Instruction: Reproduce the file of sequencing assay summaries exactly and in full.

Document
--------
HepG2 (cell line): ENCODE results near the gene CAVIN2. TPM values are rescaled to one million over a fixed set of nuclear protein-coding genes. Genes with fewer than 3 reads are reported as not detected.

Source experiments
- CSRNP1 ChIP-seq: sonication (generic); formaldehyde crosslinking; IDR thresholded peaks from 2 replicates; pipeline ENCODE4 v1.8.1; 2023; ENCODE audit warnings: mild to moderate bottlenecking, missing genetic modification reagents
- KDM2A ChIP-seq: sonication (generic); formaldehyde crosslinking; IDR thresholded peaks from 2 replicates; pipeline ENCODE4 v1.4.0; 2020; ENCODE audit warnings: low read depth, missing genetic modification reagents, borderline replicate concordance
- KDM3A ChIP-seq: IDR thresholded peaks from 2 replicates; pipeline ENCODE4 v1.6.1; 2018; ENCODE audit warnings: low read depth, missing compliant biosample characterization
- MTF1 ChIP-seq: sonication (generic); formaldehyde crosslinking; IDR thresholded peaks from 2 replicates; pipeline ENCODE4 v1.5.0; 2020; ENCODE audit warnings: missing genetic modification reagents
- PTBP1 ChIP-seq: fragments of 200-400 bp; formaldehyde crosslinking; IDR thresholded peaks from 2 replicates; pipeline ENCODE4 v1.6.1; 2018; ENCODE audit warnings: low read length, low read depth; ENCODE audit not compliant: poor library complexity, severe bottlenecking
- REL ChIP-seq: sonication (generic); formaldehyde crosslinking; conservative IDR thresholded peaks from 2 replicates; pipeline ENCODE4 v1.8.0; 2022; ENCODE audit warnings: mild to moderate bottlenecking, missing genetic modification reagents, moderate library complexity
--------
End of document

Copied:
HepG2 (cell line): ENCODE results near the gene CAVIN2. TPM values are rescaled to one million over a fixed set of nuclear protein-coding genes. Genes with fewer than 3 reads are reported as not detected.

Source experiments
- CSRNP1 ChIP-seq: sonication (generic); formaldehyde crosslinking; IDR thresholded peaks from 2 replicates; pipeline ENCODE4 v1.8.1; 2023; ENCODE audit warnings: mild to moderate bottlenecking, missing genetic modification reagents
- KDM2A ChIP-seq: sonication (generic); formaldehyde crosslinking; IDR thresholded peaks from 2 replicates; pipeline ENCODE4 v1.4.0; 2020; ENCODE audit warnings: low read depth, missing genetic modification reagents, borderline replicate concordance
- KDM3A ChIP-seq: IDR thresholded peaks from 2 replicates; pipeline ENCODE4 v1.6.1; 2018; ENCODE audit warnings: low read depth, missing compliant biosample characterization
- MTF1 ChIP-seq: sonication (generic); formaldehyde crosslinking; IDR thresholded peaks from 2 replicates; pipeline ENCODE4 v1.5.0; 2020; ENCODE audit warnings: missing genetic modification reagents
- PTBP1 ChIP-seq: fragments of 200-400 bp; formaldehyde crosslinking; IDR thresholded peaks from 2 replicates; pipeline ENCODE4 v1.6.1; 2018; ENCODE audit warnings: low read length, low read depth; ENCODE audit not compliant: poor library complexity, severe bottlenecking
- REL ChIP-seq: sonication (generic); formaldehyde crosslinking; conservative IDR thresholded peaks from 2 replicates; pipeline ENCODE4 v1.8.0; 2022; ENCODE audit warnings: mild to moderate bottlenecking, missing genetic modification reagents, moderate library complexity